Valdez redux? Scientists sound alarm over key Gulf fish species
Could one of the Gulf of Mexico’s most abundant fish face the same fate as Prince William Sound’s crashed herring population?
A new study [PDF] by a team of researchers published in the Proceedings of the National Academy of Sciences raises alarming questions about the lingering effects of the BP oil spill on Gulf killifish. The minnow-like wetlands resident, also known as bull minnow or cacahoe, is a critical part of the Gulf’s food chain and was chosen for study by a team of researchers because of its abundance and sensitivity to any effects of toxic pollution.
The study finds that oil exposure has altered the killifish’s cellular function in ways that are known to be predictive of developmental abnormalities, decreased hatching success, and decreased embryo and larval survival.
“Population-level effects, if they emerge, are going to emerge across several generations, so effects on long-lived species will take longer to emerge than for short lived species,” says lead research Andrew Whitehead of Louisiana State University.
“This study is alarming because similar health effects seen in fish, sea otters, and harlequin ducks following the Exxon Valdez spill in Alaska were predictive of population impacts, from decline to outright collapse,” says Dr. Doug Inkley, senior scientist with the National Wildlife Federation. “Not only are Gulf killifish an important food source for redfish and speckled trout, but killifish eat mosquitoes, helping to keep the pest population in check.”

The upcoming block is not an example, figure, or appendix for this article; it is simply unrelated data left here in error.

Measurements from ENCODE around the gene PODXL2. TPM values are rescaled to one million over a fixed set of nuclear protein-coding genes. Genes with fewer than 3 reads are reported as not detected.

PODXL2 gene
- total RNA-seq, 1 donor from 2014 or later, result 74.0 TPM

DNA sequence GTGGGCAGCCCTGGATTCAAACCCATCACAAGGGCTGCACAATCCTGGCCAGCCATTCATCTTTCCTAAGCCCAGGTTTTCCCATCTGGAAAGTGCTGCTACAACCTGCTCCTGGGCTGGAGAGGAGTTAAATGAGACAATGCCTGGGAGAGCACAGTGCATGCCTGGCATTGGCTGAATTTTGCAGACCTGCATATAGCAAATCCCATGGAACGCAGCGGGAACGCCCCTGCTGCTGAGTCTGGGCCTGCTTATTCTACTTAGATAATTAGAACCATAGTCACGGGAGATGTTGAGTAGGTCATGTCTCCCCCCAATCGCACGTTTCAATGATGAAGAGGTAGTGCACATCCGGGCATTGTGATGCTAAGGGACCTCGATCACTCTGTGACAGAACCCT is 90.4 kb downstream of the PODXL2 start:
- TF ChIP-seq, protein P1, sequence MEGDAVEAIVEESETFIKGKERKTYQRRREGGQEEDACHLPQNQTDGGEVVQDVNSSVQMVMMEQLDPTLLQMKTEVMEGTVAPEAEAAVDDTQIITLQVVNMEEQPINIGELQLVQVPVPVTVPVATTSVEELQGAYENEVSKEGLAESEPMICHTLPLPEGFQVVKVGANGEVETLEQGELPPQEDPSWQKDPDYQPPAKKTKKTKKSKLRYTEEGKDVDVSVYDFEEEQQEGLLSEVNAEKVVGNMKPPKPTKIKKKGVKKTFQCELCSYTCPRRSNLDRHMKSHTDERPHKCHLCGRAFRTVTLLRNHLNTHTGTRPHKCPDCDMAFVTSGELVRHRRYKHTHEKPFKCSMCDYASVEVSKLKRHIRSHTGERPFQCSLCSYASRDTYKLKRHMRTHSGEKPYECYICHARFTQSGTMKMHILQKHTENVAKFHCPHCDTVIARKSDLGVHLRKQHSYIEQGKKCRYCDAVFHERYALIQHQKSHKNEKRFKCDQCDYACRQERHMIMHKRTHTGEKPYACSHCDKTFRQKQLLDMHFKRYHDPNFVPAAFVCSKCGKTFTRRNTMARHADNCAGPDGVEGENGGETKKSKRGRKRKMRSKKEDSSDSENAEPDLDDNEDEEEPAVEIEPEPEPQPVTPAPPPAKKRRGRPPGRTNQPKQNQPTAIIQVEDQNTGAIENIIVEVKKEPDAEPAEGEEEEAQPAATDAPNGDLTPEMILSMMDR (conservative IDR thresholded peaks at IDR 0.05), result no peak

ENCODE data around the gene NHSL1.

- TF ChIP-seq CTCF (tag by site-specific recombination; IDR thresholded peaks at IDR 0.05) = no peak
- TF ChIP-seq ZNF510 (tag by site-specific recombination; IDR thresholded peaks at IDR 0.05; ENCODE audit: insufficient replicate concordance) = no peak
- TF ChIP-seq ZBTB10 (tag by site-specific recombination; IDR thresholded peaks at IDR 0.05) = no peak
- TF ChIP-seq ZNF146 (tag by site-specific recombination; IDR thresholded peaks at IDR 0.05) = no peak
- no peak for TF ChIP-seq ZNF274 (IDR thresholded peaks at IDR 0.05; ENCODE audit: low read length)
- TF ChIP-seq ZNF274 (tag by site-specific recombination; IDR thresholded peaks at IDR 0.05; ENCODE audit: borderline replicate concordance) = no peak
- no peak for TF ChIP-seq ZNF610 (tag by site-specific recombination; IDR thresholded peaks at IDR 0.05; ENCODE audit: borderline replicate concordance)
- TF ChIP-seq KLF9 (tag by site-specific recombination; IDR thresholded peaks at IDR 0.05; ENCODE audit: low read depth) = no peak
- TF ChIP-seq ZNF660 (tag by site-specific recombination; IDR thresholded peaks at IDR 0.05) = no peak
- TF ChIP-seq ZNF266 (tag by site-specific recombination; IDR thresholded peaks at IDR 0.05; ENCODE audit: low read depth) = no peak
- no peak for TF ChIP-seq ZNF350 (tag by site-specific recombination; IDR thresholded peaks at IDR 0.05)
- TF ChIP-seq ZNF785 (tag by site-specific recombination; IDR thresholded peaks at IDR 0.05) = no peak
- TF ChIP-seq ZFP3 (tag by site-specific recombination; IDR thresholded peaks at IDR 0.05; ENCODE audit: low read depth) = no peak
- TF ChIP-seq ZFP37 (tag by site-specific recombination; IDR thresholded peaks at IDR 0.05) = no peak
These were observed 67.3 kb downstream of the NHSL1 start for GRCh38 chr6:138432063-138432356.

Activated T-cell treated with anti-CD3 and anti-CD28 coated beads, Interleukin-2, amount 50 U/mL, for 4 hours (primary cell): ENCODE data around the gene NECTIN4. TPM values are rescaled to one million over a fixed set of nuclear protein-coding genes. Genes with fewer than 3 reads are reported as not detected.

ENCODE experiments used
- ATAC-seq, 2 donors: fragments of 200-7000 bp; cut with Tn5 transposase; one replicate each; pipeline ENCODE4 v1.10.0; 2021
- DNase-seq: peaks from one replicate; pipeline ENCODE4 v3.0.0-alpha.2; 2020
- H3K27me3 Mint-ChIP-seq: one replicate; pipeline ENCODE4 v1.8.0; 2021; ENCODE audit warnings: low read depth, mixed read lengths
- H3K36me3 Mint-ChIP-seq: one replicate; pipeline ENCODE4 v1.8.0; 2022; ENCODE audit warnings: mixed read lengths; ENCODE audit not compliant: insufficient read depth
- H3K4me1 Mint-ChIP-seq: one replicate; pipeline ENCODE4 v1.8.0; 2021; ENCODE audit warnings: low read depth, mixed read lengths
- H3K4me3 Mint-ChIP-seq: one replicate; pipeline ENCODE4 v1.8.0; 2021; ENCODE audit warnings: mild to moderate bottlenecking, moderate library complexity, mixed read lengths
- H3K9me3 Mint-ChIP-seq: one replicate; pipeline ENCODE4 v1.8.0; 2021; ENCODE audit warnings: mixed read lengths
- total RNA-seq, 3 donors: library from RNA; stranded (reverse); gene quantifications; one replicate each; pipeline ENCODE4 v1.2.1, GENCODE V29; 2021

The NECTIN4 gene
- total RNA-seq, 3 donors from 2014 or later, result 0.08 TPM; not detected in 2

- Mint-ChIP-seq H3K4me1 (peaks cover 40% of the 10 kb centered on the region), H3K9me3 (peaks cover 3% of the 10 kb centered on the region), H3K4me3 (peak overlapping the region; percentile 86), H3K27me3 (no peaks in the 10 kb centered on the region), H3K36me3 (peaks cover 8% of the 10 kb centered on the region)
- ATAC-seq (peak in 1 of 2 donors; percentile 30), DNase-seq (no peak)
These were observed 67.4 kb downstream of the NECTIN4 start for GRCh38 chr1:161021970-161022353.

The year of the Exxon Valdez oil disaster in Alaska in 1989, the stocks of herring stayed fairly steady. The next year? Still relatively stable, and a lot of people assumed the threat had passed. But four years later, herring stocks collapsed. Fishing licenses, which had been sold from one generation of fishermen to the next and served as a dependable retirement fund, were suddenly worthless. The effects rippled up the food chain as predators like orcas were deprived of a critical food source.
Two decades after the Exxon Valdez spilled almost 11 million gallons of crude oil into Alaska’s Prince William Sound, the herring still have not come back.
Without that cornerstone species, the commercial fishing season now starts two months later, in May instead of March. Oil still wells up in the little pits dug by sea otters as they forage for clams.
So what can we do now?
“Wherever oil continues to be found in the Gulf, it should be removed if doing so won’t cause more environmental harm than good,” says NWF’s Dr. Inkley. “But in addition, Congress must act to protect the Gulf’s people and wildlife by passing comprehensive response legislation. Action is urgently needed, both to improve oil and gas drilling safety regulations so this doesn’t happen again, and to dedicate fines and penalties to Gulf Coast restoration.”
Ask your members of Congress to pass Gulf oil disaster response legislation now.